John Clarke reports from Canada
It can’t be denied that the far right in Canada has achieved a major organizational and political advance with its truck convoy that challenged public health measures introduced in response to the pandemic. After days spent travelling from both sides of the country, the legs of the convoy linked up and a large protest took place at the federal parliament buildings in Ottawa.
Panic stricken notions of a latter day fascist March on Rome are hardly called for. Ottawa Police estimates suggested a crowd of some 10,000 at the culminating event and this, though significant, is very far from the emergence of a mass movement. A certain wooliness was also evident in the goals and demands of the convoy. Many of the vaccine restrictions they challenged are actually the responsibility of provincial governments, rather than being imposed at the federal level. Their demand to be able to cross the US border unvaccinated is rendered rather absurd because the US authorities have imposed similar restrictions and turn back drivers who can’t offer proof that they are fully vaccinated.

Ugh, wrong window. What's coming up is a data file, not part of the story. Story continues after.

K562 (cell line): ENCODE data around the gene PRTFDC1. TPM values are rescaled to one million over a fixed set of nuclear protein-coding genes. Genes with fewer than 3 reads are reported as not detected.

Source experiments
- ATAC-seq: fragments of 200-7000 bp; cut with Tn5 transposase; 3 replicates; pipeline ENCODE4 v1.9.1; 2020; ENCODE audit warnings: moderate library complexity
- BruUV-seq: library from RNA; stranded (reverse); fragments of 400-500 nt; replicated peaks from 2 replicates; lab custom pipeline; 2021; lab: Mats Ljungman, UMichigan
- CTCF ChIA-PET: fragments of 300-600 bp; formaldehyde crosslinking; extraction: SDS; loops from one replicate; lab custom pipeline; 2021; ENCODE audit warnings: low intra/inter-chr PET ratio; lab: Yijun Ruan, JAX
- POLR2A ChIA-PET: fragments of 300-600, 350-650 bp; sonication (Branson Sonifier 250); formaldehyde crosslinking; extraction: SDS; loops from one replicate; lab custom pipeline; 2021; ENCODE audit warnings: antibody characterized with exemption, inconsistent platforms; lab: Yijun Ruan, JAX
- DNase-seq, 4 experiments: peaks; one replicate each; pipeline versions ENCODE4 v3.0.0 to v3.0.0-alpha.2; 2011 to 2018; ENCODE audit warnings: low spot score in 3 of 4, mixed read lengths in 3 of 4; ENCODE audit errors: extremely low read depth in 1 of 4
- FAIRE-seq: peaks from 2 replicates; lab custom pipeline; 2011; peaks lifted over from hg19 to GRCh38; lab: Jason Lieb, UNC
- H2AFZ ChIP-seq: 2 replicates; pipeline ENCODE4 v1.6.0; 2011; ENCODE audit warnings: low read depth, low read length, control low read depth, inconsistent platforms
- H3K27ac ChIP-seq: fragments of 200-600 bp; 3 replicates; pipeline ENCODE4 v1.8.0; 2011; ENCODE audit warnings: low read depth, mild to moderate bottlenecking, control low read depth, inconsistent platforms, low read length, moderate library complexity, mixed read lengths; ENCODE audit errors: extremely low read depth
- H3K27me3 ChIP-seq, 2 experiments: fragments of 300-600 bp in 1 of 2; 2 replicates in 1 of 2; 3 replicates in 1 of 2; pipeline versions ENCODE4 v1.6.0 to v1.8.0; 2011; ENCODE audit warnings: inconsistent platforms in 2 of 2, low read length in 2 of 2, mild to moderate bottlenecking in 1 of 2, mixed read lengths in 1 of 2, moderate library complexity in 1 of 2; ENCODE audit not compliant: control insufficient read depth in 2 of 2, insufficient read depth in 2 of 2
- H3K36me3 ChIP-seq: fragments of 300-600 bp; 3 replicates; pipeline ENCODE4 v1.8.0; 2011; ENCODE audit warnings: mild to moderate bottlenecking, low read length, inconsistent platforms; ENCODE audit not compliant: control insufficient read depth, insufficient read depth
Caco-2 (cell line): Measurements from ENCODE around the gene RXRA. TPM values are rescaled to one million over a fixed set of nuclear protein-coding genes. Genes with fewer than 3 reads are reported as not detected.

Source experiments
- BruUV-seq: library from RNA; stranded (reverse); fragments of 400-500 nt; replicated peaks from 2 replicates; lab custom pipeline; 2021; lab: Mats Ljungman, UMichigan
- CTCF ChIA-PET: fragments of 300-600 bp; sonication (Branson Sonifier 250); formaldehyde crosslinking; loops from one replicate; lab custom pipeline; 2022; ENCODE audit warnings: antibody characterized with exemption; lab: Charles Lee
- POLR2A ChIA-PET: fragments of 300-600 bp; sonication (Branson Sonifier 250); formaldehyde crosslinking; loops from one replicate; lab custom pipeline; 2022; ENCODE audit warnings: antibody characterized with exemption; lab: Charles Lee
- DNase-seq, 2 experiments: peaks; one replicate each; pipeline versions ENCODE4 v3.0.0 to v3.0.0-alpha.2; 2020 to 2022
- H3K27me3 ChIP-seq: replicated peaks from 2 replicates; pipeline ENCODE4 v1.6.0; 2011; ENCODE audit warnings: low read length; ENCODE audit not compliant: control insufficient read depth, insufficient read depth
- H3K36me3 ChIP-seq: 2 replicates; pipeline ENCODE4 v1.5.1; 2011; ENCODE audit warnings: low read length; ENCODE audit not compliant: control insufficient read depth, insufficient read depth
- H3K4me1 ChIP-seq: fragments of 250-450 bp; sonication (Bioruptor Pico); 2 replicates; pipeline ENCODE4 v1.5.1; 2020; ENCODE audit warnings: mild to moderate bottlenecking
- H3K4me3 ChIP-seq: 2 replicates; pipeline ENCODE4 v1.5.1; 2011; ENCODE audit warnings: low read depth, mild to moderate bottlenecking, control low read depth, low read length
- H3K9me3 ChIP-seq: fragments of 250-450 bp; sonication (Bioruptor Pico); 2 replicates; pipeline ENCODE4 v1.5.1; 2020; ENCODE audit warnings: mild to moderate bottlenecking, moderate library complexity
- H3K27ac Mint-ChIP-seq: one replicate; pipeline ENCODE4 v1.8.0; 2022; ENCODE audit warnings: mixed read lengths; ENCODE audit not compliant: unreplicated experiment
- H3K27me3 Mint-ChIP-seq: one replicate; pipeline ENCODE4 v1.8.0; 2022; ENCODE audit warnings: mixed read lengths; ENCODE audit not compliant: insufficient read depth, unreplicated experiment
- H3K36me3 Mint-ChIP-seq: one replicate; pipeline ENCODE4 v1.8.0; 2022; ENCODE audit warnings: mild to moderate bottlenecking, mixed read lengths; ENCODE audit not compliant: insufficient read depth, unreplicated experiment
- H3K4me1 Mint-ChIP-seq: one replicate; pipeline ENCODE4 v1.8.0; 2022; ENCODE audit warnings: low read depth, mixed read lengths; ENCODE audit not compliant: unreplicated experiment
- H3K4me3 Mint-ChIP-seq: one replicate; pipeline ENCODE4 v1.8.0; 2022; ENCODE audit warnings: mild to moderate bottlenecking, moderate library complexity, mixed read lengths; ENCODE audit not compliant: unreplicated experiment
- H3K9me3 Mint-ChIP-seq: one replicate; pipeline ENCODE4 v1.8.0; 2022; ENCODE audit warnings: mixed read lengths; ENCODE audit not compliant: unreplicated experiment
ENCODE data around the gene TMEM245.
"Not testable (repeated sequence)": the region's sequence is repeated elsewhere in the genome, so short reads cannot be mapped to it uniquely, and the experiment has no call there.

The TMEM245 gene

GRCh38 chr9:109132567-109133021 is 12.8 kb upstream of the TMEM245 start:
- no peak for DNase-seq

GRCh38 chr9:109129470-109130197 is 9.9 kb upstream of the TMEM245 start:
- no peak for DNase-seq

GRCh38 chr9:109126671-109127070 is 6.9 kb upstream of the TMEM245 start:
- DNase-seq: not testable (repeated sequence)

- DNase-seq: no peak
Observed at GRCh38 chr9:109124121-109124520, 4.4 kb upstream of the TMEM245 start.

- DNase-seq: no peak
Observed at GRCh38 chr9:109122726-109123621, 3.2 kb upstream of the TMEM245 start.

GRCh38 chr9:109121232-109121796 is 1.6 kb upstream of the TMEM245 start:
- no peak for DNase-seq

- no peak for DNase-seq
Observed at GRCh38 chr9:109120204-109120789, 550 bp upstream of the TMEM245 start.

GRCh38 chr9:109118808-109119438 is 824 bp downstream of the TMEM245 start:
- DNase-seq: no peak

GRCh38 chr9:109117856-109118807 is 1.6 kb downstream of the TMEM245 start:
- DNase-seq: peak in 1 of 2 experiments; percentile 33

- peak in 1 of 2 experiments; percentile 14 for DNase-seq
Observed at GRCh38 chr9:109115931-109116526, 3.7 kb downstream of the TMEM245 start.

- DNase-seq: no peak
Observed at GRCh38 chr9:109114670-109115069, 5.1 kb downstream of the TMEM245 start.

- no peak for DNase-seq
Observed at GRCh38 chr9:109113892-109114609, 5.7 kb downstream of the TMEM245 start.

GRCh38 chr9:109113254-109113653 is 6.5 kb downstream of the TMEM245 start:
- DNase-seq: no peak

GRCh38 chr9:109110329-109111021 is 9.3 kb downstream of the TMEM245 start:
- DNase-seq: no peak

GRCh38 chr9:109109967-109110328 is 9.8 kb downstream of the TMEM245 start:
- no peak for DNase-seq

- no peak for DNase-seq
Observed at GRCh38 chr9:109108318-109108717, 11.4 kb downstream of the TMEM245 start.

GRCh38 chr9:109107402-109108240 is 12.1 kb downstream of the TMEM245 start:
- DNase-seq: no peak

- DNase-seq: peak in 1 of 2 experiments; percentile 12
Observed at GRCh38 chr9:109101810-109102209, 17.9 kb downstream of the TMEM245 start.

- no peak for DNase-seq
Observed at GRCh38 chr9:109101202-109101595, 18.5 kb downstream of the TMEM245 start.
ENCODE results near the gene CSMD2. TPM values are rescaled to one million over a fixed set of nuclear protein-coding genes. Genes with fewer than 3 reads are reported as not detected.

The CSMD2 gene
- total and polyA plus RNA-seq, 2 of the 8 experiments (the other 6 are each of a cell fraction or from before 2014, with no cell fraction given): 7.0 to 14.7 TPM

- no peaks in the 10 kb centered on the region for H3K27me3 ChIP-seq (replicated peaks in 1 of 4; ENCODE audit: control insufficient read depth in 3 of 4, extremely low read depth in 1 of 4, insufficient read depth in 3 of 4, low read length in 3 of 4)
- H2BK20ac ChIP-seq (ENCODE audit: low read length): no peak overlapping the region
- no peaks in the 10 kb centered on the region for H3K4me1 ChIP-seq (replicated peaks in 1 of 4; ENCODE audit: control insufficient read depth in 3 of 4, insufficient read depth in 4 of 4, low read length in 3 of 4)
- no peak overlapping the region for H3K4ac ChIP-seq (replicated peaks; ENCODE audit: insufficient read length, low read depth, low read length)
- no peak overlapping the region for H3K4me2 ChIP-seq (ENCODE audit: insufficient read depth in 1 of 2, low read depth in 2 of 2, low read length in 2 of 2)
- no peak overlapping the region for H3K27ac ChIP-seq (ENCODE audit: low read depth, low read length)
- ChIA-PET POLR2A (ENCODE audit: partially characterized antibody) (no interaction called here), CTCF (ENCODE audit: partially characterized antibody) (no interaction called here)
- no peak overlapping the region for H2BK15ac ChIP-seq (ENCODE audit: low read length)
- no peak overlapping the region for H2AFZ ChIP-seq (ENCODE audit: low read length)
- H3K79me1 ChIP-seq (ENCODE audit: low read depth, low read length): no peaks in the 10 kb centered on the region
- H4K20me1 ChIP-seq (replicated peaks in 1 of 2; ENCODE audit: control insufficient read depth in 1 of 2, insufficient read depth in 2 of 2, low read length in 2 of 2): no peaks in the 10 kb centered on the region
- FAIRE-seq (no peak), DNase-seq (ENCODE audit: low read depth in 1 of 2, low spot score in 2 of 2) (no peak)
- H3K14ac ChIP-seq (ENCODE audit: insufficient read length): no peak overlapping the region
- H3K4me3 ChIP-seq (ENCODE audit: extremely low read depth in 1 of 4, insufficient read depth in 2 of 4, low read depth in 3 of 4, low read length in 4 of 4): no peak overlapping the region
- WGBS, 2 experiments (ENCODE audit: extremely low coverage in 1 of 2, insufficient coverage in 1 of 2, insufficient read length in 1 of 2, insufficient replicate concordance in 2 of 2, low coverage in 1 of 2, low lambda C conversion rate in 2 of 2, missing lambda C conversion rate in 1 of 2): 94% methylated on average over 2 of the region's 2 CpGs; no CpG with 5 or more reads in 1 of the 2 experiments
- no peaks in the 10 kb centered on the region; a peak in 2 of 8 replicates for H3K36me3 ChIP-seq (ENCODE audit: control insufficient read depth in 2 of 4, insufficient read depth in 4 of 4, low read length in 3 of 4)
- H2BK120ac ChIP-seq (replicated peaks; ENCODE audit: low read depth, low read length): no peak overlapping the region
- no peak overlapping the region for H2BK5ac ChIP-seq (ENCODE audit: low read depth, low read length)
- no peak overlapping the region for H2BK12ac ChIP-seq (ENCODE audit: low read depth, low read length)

It is also very clear that the ‘Freedom Convoy,’ while it rallied some right wing drivers who oppose public health measures, hardly spoke for the great majority of truckers, close to 90% of whom are vaccinated. As the convoy made its way across Canada, most truckers kept on working, as some media outlets noted. Certainly, the 20% of truckers in Canada who are South Asian have little reason to feel that the racist convoy organizers spoke to their interests.
It is not yet clear how soon the convoy will disperse and the possibility remains of a continuing attempt to press its demands. However, based on what has taken place so far, it is possible to offer something of an assessment.
First of all, the notion the convoy was simply an effort by salt of the earth working people to express their frustration with public health measures is completely absurd. AntiHate.ca makes clear that ‘the ‘Freedom Convoy’ is nothing but a vehicle for the far right.’ The millions of dollars that were raised in support of this venture were brought in by two ‘previously known figures in Canada’s far-right ecosystem.’ One of the supporting groups, ‘the Diagolon network, are even saying that they want this to be Canada’s very own January 6th, referring to the attempted insurrection in Washington, DC.’